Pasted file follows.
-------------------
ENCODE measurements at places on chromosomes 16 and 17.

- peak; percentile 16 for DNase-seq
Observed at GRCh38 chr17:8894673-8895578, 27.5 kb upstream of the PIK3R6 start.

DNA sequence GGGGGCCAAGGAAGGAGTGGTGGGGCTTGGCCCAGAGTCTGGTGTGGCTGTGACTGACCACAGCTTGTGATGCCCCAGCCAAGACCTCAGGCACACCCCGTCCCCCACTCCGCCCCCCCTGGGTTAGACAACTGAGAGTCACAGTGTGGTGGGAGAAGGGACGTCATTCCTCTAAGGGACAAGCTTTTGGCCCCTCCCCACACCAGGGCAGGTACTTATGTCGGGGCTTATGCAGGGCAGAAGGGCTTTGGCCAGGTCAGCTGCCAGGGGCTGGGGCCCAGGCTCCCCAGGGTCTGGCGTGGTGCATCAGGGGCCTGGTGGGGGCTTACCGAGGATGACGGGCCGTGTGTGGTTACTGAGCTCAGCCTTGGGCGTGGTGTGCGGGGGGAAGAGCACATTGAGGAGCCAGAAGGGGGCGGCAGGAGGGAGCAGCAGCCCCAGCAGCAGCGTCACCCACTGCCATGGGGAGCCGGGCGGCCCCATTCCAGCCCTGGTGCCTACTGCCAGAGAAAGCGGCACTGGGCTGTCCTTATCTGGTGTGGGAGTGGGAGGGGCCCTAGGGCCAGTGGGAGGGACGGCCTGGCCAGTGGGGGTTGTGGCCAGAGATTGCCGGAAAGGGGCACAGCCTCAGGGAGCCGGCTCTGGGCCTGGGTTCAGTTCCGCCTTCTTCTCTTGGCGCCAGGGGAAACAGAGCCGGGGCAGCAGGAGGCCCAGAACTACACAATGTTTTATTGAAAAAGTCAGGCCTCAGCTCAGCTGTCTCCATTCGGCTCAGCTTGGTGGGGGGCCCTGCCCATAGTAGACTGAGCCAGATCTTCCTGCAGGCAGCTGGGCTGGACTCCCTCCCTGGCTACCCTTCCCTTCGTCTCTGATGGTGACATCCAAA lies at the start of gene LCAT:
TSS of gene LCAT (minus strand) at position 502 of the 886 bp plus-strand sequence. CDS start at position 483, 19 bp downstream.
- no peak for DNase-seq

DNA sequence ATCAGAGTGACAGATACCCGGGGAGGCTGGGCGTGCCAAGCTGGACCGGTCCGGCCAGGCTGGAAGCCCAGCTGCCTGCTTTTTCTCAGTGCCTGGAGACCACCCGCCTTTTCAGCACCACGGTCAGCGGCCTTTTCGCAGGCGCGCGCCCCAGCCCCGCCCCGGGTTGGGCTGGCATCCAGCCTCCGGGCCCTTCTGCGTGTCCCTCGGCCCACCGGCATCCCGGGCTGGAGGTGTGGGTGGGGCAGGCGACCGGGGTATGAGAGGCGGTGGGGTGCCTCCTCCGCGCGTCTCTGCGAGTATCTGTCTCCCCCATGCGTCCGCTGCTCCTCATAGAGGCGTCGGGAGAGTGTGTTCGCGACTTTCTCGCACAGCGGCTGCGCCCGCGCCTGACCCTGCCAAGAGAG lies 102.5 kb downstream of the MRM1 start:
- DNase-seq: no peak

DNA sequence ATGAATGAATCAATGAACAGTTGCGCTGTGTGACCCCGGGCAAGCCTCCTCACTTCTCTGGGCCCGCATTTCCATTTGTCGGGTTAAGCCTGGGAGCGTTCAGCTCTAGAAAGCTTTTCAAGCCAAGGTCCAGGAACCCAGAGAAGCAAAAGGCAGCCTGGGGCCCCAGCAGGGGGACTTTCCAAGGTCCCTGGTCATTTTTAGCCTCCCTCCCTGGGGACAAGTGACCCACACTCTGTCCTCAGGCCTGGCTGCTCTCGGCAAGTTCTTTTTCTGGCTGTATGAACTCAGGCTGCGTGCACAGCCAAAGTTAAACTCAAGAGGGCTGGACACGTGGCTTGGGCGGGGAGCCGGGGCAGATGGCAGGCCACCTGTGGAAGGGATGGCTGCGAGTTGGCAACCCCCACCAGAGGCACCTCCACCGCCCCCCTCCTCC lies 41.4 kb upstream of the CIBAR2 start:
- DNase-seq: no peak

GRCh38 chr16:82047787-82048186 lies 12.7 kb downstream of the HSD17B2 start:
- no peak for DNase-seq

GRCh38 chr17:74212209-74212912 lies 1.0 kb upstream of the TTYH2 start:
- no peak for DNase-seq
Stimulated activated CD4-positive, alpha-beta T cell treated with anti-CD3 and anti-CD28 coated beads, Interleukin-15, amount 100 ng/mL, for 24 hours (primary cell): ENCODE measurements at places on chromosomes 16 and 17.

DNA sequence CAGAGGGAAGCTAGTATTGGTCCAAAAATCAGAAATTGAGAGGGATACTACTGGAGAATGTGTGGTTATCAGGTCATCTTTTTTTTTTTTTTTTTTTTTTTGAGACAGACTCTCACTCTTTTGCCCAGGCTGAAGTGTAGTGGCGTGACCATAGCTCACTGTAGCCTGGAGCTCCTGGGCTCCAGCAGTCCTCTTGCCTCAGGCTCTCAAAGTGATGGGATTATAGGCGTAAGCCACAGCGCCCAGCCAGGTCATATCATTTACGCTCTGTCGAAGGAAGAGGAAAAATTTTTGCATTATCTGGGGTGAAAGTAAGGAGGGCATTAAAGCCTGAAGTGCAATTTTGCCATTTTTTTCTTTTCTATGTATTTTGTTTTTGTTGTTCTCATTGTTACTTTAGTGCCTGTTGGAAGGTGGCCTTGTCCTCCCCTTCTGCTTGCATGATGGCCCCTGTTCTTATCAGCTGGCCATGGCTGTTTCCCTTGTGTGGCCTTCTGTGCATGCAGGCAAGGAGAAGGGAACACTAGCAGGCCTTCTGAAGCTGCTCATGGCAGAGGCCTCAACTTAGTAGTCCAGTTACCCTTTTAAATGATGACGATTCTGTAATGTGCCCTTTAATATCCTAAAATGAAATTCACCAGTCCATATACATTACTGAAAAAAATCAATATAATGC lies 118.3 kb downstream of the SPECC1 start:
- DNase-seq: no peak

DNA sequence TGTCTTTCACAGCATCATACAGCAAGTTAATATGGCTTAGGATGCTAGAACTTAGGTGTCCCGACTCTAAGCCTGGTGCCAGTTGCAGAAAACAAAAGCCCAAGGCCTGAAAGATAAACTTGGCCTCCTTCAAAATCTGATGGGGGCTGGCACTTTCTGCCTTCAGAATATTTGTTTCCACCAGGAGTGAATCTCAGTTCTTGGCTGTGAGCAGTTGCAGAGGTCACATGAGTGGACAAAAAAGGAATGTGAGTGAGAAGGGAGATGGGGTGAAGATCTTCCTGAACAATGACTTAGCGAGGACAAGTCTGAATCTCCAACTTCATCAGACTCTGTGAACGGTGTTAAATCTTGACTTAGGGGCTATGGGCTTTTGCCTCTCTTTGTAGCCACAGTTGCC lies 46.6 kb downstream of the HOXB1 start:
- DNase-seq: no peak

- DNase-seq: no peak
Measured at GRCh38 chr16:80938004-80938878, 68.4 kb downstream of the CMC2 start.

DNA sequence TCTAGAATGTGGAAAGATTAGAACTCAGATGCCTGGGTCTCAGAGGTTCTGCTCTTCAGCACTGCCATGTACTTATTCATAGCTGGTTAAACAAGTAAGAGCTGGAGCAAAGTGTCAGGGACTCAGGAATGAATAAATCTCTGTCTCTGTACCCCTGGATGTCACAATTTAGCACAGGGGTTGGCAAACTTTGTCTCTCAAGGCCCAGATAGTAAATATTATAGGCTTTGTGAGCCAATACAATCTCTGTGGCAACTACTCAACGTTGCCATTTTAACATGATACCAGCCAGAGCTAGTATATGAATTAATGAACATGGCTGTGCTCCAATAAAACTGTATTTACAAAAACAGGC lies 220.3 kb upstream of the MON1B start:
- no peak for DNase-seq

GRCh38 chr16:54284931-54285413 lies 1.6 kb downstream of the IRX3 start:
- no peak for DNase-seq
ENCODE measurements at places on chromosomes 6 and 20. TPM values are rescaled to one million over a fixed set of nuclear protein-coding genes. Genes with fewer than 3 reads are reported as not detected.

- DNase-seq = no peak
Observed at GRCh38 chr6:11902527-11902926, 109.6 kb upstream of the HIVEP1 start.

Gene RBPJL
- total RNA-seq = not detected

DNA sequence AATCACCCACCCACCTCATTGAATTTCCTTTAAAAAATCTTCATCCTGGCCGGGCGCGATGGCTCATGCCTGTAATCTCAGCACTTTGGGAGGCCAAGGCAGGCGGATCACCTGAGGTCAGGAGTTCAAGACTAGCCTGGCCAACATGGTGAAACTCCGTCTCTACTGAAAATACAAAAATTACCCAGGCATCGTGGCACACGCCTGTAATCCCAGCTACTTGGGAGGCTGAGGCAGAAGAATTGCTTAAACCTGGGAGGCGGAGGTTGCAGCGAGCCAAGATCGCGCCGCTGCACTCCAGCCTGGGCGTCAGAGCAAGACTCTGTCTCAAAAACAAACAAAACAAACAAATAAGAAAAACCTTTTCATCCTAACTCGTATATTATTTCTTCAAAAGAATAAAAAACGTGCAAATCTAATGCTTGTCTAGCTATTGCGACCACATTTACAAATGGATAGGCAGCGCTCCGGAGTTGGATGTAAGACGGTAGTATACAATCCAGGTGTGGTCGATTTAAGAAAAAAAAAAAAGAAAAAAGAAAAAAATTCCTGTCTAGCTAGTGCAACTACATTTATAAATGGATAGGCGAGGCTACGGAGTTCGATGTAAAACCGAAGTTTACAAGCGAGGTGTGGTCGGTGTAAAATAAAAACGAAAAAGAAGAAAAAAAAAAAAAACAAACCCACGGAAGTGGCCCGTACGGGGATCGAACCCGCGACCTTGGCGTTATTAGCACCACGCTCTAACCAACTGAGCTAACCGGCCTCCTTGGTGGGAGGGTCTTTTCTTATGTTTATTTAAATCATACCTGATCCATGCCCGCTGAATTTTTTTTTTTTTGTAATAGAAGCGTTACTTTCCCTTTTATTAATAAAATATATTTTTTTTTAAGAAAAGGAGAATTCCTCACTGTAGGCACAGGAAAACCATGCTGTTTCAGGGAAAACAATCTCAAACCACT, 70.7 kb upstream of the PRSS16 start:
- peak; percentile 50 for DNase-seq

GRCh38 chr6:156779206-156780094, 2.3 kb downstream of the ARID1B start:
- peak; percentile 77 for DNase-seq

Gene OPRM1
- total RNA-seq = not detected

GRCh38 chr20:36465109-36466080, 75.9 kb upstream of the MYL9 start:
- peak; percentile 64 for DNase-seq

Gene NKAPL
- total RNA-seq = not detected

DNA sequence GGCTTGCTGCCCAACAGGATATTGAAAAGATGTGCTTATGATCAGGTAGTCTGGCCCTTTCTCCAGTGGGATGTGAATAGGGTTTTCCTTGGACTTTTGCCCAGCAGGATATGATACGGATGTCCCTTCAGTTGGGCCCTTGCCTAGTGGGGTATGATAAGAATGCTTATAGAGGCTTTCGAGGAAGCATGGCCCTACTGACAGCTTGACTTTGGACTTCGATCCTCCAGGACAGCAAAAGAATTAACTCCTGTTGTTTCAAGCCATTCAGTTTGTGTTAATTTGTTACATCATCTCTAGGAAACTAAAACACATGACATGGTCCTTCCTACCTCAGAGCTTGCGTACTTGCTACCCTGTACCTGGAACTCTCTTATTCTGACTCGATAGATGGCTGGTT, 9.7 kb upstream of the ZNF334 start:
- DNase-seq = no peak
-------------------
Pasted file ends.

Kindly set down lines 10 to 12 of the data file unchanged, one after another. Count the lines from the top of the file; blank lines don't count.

- DNase-seq: no peak

GRCh38 chr16:82047787-82048186 lies 12.7 kb downstream of the HSD17B2 start:
- no peak for DNase-seq